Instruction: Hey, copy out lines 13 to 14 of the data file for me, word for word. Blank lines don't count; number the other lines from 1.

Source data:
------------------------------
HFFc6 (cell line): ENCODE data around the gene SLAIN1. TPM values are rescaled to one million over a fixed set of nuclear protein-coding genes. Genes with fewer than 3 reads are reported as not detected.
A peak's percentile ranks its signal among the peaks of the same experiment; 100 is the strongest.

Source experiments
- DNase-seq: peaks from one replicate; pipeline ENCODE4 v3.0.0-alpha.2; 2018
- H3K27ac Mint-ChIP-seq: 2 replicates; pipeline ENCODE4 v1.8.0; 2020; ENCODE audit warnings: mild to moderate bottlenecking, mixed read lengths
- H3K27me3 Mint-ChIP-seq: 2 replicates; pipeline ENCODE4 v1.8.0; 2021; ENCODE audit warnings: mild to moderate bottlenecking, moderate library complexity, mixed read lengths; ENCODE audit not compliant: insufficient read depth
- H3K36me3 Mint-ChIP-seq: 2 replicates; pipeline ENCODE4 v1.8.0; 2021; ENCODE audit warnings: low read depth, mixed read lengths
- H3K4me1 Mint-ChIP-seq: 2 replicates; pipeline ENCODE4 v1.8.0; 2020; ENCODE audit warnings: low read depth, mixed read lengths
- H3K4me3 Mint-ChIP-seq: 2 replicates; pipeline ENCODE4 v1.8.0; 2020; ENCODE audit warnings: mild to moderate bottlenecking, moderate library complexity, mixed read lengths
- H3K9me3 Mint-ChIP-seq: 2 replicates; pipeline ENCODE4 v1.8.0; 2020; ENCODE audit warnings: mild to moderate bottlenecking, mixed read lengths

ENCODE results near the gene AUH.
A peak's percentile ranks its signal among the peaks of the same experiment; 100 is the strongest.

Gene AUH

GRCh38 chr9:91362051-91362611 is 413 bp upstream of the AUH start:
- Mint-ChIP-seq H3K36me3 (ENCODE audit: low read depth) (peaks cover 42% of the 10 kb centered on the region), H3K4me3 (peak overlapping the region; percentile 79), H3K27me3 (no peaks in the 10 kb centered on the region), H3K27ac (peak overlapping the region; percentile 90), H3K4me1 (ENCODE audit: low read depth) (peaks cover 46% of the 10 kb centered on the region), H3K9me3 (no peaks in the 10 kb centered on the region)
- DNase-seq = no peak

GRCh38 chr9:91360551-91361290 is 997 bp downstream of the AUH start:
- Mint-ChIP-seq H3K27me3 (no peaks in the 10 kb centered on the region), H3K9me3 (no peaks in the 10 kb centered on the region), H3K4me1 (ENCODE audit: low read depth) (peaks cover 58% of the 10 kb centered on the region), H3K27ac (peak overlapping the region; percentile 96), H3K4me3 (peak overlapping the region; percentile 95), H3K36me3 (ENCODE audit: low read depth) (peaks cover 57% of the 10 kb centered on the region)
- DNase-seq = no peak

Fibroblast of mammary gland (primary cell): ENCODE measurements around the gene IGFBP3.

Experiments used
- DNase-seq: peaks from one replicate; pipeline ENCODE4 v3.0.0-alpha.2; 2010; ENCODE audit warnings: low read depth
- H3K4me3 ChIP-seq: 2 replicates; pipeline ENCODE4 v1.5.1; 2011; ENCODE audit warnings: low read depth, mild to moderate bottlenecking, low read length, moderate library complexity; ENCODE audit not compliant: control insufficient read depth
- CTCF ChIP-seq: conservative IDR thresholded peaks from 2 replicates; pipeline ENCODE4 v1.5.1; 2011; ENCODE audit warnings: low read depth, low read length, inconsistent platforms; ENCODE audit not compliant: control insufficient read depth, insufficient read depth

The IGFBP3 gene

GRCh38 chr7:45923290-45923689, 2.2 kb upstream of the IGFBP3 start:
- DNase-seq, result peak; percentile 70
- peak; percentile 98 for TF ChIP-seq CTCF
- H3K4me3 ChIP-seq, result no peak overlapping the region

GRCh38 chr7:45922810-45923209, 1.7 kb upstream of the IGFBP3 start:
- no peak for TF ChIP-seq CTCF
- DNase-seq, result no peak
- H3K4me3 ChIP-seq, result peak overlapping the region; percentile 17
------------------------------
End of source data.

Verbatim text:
Gene AUH

GRCh38 chr9:91362051-91362611 is 413 bp upstream of the AUH start: